NY Custody Factors


Manhattan and NYC Child Custody AttorneyThere are no (or very few) absolutes[1]“[T]here are no absolutes in making these determinations; rather, there are policies designed not to bind the courts, but to guide them in determining what is in the best interests of the … Continue reading when courts determine custody. Courts must award custody by considering the “best interests of [each] child.” There is no prima facie right for either parent to be awarded custody[2]DRL §§ 70[a] & 240[1][a]. and the court must decide “best interests” by looking at the “totality of the circumstances.” That means that everything is potentially relevant in a custody battle. Moreover, if the parties do not agree to share “joint legal custody,” the courts cannot order it.[3]Braiman v. Braiman, 44 NY2d 584, 587 (1978) (“Entrusting the custody of young children to their parents jointly . . . is insupportable when parents are severely antagonistic and embattled.”). Thus, courts have considered (in no particular order[4]Please note that some footnotes were intended to cover several entries but other sub-entries were later inserted, so please double check every citation before relying on it.):

  • the quality of each parent’s home environment;[5]C.M. v. C.M., 47 Misc.3d 1210(A), 15 NYS3d 710 (Sup. Ct., Richmond Cty., 2015)(Catherine M. DiDomenico, J.), quoting Matter of Blanc v. Larcher, 11 AD3d 458 (2nd Dept., 2004).
  • each parent’s hours of employment;
  • relationship with others in the home;
  • extended family;
  • parent’s desire to move away;[6]Gadsden v. Gadsden, 144 AD3d 1035, 1036, 42 NYS3d 58, 59 (2nd Dept., 2016).
  • each parent’s relative fitness as a parent;
  • parent’s age, physical & mental health, stability;
  • substance abuse;
  • cigarettes?
  • false accusations of abuse;
  • exposure to inappropriate material;
  • prejudices and bigotry;
  • the parental guidance provided by each parent–each parent’s ability to guide and provide for the children’s overall well-being, including their educational, emotional, social and intellectual development;
  • child’s emotional and psychological profile and which parent suits it better;
  • culture, ethnicity & religion;
  • attempts to manipulate the child;
  • each parent’s ability to provide for the child financially,
  • financial stability & responsibility;
  • what the effect an award of custody to one parent might have on the child’s relationship with the other parent[7]Minjin Lee v. Jianchuang Xu, 16 NYS3d 300 (2nd Dept., 2015) quoting Matter of Maraj v. Gordon, 102 AD3d 698, 698, 957 NYS2d 717, itself quoting Matter of Berrouet v. Greaves, 35 AD3d 460, 461, 825 … Continue reading
  • the ability and willingness of one parent to foster the child’s relationship with the other;
  • the interference of one parent with the child’s relationship to the other;[8]“Parental alienation of a child from the other parent is an act so inconsistent with the best interests of the children as to, per se, raise a strong probability that the [offending party] is unfit … Continue reading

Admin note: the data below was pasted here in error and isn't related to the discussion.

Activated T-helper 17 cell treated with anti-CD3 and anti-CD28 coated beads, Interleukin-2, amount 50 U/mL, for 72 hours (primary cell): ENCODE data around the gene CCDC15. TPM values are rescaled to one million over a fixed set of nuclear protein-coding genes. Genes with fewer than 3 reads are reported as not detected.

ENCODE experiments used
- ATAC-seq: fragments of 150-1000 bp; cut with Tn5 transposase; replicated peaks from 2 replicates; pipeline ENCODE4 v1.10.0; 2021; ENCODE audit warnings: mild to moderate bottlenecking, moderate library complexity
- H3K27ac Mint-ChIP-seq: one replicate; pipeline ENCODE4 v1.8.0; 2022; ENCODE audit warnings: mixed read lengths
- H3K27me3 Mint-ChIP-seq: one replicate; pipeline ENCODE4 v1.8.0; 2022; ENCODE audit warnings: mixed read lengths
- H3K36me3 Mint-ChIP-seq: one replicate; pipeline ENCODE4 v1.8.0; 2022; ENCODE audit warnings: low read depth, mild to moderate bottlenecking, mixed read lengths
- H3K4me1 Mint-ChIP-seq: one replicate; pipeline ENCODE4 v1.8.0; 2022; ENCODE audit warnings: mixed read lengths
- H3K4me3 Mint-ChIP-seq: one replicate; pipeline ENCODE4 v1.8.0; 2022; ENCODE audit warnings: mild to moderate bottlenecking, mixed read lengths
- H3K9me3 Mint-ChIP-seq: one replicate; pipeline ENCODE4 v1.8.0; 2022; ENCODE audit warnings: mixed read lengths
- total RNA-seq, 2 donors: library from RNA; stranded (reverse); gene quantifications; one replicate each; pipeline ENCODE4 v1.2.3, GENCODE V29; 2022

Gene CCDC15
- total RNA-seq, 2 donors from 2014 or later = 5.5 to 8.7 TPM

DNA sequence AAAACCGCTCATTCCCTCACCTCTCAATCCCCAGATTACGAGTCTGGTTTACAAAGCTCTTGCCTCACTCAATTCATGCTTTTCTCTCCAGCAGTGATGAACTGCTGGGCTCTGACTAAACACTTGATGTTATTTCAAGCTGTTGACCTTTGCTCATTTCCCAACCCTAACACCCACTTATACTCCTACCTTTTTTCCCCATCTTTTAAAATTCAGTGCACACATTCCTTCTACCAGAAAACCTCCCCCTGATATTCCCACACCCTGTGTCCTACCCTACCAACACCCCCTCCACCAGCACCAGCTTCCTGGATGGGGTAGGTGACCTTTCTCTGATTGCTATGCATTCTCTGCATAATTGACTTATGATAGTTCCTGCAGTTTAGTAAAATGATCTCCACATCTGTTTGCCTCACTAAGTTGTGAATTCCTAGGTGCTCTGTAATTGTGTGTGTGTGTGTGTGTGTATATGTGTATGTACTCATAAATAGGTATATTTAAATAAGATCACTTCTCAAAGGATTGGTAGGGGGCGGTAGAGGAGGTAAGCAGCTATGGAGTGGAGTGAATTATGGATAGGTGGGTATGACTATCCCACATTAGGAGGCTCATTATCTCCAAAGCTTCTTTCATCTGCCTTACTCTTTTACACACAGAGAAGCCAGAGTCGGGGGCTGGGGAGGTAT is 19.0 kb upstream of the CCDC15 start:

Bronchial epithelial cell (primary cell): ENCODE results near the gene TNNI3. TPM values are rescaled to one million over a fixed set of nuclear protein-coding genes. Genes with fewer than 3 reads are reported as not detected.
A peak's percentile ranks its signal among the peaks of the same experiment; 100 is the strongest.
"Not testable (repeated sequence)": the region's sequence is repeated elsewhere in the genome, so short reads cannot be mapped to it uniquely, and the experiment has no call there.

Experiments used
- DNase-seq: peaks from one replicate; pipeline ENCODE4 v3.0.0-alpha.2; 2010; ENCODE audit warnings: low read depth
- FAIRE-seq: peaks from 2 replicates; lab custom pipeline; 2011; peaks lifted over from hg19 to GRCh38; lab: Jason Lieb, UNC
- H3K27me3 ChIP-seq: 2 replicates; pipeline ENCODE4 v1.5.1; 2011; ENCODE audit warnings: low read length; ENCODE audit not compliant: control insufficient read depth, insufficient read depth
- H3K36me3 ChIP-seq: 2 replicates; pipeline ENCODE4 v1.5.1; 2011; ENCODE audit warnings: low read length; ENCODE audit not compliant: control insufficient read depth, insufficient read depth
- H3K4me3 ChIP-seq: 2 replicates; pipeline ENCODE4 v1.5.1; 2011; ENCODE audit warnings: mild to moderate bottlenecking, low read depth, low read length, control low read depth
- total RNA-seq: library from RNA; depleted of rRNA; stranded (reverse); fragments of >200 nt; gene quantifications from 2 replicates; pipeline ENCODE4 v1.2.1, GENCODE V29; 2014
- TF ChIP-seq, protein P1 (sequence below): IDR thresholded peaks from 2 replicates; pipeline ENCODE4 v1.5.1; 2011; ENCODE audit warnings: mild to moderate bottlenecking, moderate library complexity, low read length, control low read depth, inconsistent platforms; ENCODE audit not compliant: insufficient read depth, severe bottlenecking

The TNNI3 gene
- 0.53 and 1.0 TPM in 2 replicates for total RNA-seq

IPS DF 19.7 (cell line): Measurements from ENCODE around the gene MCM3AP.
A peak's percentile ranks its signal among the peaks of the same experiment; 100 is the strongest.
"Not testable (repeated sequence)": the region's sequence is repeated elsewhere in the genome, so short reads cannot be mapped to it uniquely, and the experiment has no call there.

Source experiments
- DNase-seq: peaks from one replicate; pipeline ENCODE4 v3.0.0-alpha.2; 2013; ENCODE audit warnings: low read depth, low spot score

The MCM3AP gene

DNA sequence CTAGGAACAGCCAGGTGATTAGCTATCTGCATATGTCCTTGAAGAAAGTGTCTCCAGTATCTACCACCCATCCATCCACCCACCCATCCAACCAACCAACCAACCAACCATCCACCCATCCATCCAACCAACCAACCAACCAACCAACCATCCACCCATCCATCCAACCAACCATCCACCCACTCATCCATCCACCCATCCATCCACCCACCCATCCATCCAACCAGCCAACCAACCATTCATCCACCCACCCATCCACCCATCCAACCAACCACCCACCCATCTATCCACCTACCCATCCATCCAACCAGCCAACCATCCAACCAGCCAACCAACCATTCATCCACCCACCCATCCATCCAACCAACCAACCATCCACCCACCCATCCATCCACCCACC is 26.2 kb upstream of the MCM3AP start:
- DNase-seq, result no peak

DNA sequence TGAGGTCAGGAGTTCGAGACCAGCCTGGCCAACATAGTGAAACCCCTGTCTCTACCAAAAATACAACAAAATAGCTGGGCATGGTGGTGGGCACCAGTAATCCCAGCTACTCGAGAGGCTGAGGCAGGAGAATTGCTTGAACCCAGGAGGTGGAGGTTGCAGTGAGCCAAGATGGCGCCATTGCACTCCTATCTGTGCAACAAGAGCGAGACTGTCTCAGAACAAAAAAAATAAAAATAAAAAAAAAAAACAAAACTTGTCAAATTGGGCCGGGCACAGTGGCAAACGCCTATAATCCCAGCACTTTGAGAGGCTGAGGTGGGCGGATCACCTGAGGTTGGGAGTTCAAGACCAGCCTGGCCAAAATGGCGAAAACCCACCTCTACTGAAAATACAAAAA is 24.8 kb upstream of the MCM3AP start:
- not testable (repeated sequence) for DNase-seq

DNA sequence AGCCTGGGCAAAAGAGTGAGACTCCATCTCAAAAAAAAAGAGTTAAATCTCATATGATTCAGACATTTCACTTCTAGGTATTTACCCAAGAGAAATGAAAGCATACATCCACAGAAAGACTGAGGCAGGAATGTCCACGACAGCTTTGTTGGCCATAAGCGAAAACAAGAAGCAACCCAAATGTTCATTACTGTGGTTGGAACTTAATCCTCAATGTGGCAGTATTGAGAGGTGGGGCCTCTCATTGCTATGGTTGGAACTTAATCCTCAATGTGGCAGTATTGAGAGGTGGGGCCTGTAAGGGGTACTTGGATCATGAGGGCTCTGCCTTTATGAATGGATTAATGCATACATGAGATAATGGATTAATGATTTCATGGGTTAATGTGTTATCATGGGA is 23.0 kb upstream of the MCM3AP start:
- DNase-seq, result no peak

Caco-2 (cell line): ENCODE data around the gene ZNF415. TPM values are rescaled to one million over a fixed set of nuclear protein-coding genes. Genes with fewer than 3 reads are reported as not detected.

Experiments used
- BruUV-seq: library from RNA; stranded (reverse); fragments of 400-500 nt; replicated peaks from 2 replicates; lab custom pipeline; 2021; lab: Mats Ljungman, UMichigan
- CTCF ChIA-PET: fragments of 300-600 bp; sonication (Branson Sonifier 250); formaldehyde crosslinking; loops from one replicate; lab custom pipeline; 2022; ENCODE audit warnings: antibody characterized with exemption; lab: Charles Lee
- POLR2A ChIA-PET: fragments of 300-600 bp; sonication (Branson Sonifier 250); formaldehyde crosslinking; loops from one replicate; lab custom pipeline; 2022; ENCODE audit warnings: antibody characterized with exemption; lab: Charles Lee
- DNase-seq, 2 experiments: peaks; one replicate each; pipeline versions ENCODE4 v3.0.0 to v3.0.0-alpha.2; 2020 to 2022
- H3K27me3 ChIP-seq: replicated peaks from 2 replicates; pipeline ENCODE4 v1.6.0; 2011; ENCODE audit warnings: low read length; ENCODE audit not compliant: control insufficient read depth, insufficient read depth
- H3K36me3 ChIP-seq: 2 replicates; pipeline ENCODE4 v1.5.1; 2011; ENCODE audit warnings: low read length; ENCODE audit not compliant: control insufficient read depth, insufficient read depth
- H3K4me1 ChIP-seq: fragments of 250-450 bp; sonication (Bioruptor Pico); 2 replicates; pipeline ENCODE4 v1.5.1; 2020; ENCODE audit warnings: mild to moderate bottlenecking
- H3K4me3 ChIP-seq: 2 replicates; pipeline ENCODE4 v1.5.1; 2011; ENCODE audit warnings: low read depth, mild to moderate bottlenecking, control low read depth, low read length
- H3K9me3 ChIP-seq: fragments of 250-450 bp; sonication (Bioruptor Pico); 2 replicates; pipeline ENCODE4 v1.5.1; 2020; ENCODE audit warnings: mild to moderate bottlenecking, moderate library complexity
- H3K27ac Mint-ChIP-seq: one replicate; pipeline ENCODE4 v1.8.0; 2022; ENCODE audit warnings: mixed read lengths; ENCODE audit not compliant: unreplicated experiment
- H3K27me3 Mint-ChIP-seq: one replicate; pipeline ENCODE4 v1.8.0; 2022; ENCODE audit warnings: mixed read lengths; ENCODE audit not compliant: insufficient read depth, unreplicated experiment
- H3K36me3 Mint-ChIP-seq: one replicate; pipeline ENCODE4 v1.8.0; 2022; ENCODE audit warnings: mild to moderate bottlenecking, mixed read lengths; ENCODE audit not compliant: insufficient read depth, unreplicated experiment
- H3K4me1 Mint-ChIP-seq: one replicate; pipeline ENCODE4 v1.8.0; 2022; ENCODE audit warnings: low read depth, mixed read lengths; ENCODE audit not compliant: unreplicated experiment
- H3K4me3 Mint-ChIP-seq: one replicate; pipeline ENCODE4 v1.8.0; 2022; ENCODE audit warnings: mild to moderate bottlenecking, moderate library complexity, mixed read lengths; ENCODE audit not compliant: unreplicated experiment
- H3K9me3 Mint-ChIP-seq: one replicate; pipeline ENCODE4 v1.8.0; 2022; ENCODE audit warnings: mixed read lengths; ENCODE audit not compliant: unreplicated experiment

• the empathy, attachment, judgment, and flexibility that each parent exhibits with respect to the children and the other parent;
  • the compatibility of a parent’s strengths to the child’s needs;
  • domestic violence whether physical, verbal, or emotional;[9]C.M. v. C.M., supra, citing Bressler v. Bressler, 122 AD3d 659 (2nd Dept., 2014).
  • the child’s own preference[10]C.M. v. C.M., supra, citing Granata v. Granata, 289 AD2d 527 (2nd Dept., 2001).
  • child’s age and maturity;
  • a parent’s failure to comply with Court orders[11]C.M. v. C.M., supra, citing Matter of Morissey v. Morrissey, 124 AD3d 1367 (4th Dept., 2015); Radford v. Propper, 190 AD2d 93 (2nd Dept., 1993).
  • the stability and continuity afforded the child by continuing existing custodial arrangements;[12]C.M. v. C.M., supra, citing Cervera v. Bressler, 90 AD3d 803 (2nd Dept., 2011).
  • voluntary agreement or court order?
  • where the child’s other siblings are living[13]C.M. v. C.M., supra, citing Matter of Ivory B. v. Shameccka D.B., 121 AD3d 674 (2nd Dept., 2014; Matter of Stramezzi v. Scozzari, 106 AD3d 748 (2nd Dept., 2013).
  • the recommendations of the forensic evaluator;[14]C.M. v. C.M., supra, citing Matter of Doyle v. Doyle, 120 AD3d 676 (2nd Dept., 2014).
  • the recommendations of the attorney for the child;[15]C.M. v. C.M., supra, citing Matter of Guiracocha v. Amaro, 122 AD3d 632 (2nd Dept., 2014); Matter of Conway v. Gartmond, 108 AD3d 667 (2nd Dept., 2013). and, of course,
  • ANY OTHER FACTOR the court deems relevant.

The weight to be afforded each factor is within the discretion of the court.[16]C.M. v. C.M., supra, citing Bourne v. Bristowe, 66 AD3d 621 (2nd Dept., 2009).

Obviously, therefore, every custody dispute requires an individual inquiry and analysis, and a determination by an experienced lawyer in the field to assess a parent’s chances of success considering all the relevant factors in each particular case.  We invite you to call us if you want to discuss your individual case.


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